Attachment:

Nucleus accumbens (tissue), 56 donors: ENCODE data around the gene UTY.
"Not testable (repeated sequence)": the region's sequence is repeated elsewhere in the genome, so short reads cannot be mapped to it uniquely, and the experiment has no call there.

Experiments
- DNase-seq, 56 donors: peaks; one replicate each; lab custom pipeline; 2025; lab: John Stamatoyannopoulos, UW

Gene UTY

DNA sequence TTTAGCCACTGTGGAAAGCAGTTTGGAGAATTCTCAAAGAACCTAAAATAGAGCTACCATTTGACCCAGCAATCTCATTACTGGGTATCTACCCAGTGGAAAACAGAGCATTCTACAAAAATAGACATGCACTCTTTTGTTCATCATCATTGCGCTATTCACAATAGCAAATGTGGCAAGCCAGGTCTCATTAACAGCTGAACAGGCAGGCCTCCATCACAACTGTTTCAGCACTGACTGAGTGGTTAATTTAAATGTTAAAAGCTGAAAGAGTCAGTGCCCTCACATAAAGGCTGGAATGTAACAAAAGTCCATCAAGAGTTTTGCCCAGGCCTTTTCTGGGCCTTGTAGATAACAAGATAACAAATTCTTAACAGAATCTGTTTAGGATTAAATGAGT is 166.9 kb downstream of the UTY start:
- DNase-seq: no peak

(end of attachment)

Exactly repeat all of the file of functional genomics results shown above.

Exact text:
Nucleus accumbens (tissue), 56 donors: ENCODE data around the gene UTY.
"Not testable (repeated sequence)": the region's sequence is repeated elsewhere in the genome, so short reads cannot be mapped to it uniquely, and the experiment has no call there.

Experiments
- DNase-seq, 56 donors: peaks; one replicate each; lab custom pipeline; 2025; lab: John Stamatoyannopoulos, UW

Gene UTY

DNA sequence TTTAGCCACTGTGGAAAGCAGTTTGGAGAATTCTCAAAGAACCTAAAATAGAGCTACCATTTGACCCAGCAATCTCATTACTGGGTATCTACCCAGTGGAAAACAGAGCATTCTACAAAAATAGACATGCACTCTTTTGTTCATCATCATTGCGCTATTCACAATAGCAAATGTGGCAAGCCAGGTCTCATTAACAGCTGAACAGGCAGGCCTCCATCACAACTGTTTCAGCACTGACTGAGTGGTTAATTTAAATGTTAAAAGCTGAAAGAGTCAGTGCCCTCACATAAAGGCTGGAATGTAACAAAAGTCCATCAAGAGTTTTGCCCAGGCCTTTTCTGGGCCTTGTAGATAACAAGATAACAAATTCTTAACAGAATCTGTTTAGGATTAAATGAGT is 166.9 kb downstream of the UTY start:
- DNase-seq: no peak